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Jack Dorsey explains how ‘mindset over matter’ made Square a success

Stephanie Palmer-Derrien /

Jack Dorsey says after building Twitter, getting his other business, Square, from a tech product to something that’s useful to small businesses required a bit of a mindset shift.

The Twitter co-founder and chief executive visited Melbourne last week to celebrate two years of Square processing payments in Australia, and to announce the opening of a new engineering hub in the city.

Speaking with Ally Watson of Australian startup Code Like a Girl at a ‘fireside chat’ at Melbourne’s Wade Institute, Dorsey confessed: “Twitter solved zero people’s problems”.

Square, on the other hand, was of value to people because it solved a “very specific problem people were having every single day”.

With some business endeavours, he said, “it’s important to understand the ‘why’.”

Dorsey told the story of Square’s first merchant, a flower cart called Lillybelle Flowers, which he and his co-founder Jim McKelvey approached to test the prototype of Square. The vendor, Cheri Mims, was reluctant, until a potential customer left to go withdraw some cash, and never returned to complete his purchase.

Witnessing this allowed Dorsey and McKelvey to realise “we weren’t building a credit card reader”, they were “helping someone make a sale”.

Mims later ‘rang the bell’ on Square’s listing on the New York Stock Exchange by selling a bunch of flowers to Dorsey’s mother.

Once they knew they were working on a point of sale system, they found they were able to note trends in a business over time, providing “simple insight to help people make decisions” around things like product placement and pricing.

It was this mindset that then led to Square Capital, which offers small business loans repayable through automatic deductions of a percentage of daily card sales.

Dorsey said they simply “identified another opportunity to help sellers make more sales”.

He added the company was essentially already doing this — it offered next-day settlement on card transactions, while Square itself didn’t get settlement for two to three business days.

“We were doing crazy loans to pay the merchants we were serving with money we didn’t have,” Dorsey said.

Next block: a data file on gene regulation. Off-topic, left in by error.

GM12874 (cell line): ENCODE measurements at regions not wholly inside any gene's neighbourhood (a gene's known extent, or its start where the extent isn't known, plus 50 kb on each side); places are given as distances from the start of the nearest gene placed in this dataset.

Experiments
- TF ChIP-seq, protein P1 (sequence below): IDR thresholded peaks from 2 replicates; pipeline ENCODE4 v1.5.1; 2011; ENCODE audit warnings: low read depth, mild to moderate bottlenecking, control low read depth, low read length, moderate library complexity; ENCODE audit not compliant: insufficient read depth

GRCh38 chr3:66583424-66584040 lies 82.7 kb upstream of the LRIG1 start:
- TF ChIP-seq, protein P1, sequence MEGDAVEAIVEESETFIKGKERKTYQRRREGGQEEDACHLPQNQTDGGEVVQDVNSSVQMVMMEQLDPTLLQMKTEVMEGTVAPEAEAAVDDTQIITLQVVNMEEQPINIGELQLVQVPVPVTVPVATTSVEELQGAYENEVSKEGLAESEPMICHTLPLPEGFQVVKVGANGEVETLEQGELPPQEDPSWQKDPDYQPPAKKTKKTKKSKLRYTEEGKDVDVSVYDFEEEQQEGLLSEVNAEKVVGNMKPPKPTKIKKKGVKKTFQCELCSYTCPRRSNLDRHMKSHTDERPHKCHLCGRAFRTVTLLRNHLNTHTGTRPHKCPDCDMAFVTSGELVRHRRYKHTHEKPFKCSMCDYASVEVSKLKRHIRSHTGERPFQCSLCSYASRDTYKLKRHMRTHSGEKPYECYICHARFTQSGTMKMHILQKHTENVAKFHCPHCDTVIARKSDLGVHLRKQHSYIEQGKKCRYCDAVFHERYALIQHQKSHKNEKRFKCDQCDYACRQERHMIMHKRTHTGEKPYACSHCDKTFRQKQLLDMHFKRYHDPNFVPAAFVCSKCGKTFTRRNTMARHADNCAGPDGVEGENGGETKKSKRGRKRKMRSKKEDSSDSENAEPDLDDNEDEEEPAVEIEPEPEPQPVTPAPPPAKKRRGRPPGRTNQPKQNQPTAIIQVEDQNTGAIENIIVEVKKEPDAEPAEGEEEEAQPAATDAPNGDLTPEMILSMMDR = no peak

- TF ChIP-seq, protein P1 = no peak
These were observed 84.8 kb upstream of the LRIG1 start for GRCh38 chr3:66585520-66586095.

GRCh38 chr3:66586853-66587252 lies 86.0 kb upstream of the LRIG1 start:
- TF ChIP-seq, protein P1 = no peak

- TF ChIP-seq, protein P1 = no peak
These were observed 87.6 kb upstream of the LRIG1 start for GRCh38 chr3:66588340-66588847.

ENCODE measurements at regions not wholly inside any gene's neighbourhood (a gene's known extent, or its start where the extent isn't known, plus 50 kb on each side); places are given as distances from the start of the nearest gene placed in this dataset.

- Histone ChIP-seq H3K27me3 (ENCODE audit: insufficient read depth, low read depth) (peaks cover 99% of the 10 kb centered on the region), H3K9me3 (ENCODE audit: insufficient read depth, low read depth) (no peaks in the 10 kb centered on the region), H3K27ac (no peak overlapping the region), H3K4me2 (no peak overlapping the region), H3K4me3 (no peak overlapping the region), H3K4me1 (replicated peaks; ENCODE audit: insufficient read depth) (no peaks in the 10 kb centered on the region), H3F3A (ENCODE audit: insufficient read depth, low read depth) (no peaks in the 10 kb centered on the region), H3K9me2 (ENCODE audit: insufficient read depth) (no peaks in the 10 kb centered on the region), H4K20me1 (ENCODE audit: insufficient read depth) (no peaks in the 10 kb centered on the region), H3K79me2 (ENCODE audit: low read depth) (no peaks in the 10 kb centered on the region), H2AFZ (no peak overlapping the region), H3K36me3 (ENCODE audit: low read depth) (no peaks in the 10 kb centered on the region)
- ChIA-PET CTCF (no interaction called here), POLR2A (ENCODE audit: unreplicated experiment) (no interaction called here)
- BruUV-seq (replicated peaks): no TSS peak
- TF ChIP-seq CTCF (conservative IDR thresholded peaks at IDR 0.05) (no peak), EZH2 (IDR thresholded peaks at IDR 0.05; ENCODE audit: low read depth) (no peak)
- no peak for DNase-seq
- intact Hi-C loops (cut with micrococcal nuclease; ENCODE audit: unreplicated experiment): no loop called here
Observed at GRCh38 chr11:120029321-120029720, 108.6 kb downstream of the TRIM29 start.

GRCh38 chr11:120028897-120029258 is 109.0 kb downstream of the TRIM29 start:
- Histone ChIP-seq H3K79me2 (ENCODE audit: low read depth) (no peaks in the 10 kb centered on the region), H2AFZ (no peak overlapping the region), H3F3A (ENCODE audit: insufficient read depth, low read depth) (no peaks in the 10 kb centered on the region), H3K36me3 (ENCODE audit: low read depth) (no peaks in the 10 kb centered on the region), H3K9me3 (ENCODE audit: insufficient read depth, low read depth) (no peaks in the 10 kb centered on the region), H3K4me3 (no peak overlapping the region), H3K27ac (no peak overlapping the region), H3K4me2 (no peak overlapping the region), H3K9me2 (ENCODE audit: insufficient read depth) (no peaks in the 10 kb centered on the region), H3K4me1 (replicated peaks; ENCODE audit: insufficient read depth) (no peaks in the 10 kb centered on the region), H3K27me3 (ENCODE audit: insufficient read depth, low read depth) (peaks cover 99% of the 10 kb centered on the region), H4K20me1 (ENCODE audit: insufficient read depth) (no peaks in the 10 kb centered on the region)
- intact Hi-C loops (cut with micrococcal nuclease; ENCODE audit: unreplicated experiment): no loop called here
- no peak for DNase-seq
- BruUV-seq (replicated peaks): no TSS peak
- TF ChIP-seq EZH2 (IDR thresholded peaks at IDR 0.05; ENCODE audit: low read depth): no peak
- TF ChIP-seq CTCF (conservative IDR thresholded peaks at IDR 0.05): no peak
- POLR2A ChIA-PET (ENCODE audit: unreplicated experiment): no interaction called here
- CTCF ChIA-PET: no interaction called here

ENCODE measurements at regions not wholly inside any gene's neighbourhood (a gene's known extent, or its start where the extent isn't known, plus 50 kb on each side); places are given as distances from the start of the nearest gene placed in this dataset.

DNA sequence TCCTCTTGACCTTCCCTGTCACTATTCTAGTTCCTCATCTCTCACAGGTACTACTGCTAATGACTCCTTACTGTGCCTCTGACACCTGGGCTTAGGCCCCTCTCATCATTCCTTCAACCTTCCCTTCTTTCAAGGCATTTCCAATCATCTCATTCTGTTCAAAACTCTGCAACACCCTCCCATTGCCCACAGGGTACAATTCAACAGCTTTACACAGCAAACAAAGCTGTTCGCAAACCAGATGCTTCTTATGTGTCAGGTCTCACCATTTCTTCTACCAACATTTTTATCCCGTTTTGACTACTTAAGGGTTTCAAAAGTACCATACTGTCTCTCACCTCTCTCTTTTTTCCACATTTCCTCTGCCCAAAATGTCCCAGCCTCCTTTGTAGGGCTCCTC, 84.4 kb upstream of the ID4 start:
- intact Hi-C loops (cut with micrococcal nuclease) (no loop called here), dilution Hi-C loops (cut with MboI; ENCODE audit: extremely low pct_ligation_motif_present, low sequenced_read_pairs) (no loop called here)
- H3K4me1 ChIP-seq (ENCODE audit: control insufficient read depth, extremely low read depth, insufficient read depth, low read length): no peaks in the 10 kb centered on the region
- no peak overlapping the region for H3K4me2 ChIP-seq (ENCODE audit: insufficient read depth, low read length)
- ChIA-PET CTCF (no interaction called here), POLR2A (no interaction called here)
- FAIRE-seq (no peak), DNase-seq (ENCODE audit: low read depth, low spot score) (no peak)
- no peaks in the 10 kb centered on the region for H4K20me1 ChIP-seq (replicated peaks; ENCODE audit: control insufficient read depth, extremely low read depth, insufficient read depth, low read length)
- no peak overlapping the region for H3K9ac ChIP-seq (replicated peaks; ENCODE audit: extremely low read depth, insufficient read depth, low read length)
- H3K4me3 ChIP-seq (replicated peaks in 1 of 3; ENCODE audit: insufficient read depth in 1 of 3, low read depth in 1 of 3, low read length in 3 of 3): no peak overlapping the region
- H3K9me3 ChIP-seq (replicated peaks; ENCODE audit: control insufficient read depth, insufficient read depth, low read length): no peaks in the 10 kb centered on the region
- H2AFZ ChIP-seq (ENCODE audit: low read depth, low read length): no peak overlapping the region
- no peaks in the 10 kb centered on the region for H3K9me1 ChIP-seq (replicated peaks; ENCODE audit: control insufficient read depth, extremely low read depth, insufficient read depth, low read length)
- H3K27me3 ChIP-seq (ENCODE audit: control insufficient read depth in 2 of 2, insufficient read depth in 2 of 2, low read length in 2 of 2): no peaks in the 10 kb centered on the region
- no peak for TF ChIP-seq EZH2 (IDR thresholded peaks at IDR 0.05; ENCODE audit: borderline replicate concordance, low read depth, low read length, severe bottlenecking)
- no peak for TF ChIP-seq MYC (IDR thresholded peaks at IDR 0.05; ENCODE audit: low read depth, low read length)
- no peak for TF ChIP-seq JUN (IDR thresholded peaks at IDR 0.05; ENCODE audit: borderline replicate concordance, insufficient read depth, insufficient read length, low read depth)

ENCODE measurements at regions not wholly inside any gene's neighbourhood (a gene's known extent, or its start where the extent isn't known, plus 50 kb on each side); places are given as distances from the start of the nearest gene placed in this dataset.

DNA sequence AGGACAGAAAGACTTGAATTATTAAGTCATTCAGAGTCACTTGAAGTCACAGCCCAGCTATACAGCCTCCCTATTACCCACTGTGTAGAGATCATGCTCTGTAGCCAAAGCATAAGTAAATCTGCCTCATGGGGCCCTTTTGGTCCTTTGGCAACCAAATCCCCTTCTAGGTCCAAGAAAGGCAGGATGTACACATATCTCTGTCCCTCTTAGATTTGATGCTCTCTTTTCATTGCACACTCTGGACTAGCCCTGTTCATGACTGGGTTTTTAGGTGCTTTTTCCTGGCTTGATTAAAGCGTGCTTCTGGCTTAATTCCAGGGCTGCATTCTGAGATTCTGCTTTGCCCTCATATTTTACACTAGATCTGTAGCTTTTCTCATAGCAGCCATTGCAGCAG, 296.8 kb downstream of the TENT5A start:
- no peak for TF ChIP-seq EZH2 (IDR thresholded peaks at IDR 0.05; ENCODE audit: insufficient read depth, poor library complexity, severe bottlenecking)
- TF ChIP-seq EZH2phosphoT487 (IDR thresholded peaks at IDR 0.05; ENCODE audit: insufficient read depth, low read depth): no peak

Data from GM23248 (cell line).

“We were advancing people money, but doing it reactively. What if we were to do that proactively?”

On loans under $US25,000 ($33,250), banks don’t tend to make a return, he said.

So, Square Capital is “not competing with banks, it’s competing with people going to friends and family”.

Although, he admitted, “the friends and family market is massive”.

So far, Square Capital has lent out $US2.8 billion ($3.72 billion) to small businesses in the US. Dorsey said he intends to bring the service to Australia, too, although “we just don’t know when”.

“We would like all of our products to be global,” he said. 

But, the business of payments and moving money is highly regulated, and they’re up against “a lot of friction”.

In the long term, Dorsey said he would “definitely aspire to” solve a bigger problem by serving the “unbanked” population. He said he has seen evidence that Square is reaching an under-banked population, with some people “treating us like their bank” already.

The answer to the global issue could lie in cryptocurrency, Dorsey said, although this may not be in widespread use for another five to 10, or even 20 years.

In the short term, Square is focusing on “continuing to bring people into the financial system”, with an ethos of trusting everyone who applies, and monitoring them for misbehaviour, as opposed to a traditional banking model of making customers prove themselves first.

“The banking industry starts at a no,” he said.

“We started with ‘yes’.”

NOW READ: Top-20 banks should be investing in disruptors, says Reinventure co-founder Simon Cant

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Stephanie Palmer-Derrien

Stephanie Palmer-Derrien is a reporter at StartupSmart.

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